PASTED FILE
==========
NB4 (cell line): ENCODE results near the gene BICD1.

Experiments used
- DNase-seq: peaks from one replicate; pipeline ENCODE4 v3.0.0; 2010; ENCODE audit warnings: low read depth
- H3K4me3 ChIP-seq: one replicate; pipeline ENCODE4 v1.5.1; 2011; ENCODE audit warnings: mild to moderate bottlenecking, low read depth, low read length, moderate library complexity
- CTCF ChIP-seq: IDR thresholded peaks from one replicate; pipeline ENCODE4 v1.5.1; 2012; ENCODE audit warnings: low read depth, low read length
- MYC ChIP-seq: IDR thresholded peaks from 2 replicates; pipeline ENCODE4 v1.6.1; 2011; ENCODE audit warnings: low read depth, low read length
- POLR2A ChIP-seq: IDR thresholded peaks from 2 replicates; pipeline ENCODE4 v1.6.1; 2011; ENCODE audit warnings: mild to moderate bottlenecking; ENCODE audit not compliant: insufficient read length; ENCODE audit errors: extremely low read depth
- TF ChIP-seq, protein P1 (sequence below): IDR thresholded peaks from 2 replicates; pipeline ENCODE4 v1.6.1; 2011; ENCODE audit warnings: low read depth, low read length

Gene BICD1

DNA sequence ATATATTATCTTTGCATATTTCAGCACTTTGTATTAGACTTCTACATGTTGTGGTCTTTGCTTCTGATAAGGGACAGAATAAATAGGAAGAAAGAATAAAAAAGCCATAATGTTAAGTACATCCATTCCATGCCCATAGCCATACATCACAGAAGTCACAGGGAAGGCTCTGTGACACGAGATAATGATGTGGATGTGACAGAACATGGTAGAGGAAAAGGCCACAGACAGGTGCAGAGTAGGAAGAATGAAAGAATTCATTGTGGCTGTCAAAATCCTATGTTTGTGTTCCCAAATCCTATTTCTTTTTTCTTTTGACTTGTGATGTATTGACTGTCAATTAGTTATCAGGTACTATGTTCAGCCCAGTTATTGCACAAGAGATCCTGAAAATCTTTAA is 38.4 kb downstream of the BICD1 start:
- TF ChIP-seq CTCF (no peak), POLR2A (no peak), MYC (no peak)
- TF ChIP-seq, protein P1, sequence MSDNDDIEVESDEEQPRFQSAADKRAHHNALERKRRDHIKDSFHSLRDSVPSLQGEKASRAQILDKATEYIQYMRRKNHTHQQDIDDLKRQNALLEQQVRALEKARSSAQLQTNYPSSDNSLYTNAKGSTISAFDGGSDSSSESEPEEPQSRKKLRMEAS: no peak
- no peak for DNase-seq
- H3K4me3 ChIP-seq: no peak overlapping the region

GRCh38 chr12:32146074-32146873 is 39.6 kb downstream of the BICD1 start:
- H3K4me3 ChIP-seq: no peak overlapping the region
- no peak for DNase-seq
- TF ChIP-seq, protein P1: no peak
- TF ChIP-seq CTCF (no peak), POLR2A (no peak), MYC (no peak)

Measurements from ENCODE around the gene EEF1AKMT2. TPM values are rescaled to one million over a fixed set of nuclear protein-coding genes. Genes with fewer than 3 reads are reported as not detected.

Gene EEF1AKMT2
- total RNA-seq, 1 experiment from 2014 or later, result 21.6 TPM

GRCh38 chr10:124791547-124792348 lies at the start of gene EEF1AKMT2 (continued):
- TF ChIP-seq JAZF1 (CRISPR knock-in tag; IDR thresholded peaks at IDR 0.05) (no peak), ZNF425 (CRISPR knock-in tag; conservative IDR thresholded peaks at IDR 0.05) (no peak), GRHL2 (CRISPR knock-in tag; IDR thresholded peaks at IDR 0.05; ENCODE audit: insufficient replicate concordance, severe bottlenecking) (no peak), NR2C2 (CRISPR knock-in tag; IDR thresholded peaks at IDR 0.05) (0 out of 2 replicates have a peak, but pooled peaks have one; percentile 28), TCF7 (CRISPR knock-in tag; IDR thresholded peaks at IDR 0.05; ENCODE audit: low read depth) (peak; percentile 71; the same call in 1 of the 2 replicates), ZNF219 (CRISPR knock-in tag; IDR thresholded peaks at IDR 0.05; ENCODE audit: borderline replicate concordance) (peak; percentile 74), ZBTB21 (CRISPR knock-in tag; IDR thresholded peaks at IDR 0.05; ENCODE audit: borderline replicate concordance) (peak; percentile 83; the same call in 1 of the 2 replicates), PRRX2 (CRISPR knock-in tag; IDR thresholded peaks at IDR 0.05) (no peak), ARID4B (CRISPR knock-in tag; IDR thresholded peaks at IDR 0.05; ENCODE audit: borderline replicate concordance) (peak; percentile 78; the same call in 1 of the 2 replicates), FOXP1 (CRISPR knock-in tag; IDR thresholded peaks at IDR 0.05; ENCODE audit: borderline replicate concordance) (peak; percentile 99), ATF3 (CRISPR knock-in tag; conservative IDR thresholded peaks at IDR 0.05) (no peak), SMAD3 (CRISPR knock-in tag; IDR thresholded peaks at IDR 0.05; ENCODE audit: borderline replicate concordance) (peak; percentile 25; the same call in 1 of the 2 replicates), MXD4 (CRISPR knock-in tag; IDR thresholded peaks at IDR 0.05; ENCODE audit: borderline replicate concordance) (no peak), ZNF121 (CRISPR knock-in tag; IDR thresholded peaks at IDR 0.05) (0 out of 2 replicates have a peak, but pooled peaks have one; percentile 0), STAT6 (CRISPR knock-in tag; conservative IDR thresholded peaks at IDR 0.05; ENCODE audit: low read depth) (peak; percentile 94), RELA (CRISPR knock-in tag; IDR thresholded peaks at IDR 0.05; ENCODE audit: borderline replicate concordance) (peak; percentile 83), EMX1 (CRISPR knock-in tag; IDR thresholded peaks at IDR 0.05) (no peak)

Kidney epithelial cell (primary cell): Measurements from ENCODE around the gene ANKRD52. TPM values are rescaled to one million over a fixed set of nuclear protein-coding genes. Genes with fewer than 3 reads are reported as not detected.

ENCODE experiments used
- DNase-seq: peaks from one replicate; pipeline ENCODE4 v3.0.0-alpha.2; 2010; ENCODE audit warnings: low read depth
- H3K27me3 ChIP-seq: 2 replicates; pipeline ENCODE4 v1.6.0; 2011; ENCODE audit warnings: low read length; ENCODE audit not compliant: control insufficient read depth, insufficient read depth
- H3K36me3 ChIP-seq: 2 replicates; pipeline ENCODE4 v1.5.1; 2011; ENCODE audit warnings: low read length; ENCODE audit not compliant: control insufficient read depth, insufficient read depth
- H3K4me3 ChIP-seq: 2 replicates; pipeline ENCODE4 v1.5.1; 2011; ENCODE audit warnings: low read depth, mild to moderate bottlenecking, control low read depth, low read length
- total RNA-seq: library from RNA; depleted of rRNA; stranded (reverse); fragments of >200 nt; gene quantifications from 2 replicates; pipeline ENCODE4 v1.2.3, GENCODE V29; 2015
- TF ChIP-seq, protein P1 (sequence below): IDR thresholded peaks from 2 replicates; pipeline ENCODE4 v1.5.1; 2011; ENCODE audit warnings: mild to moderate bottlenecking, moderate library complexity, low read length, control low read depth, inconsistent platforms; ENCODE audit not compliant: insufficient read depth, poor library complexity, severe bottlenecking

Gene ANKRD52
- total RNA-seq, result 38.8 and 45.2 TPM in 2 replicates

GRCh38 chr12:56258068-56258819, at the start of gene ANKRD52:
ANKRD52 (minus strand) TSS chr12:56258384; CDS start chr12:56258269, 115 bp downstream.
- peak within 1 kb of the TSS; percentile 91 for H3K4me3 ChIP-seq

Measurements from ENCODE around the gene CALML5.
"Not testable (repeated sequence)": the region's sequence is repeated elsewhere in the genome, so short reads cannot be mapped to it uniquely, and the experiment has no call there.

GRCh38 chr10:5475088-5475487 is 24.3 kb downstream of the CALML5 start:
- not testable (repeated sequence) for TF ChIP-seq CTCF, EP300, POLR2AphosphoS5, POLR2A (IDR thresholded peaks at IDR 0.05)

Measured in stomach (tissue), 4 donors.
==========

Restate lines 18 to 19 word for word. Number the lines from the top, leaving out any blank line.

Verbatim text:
- TF ChIP-seq, protein P1: no peak
- TF ChIP-seq CTCF (no peak), POLR2A (no peak), MYC (no peak)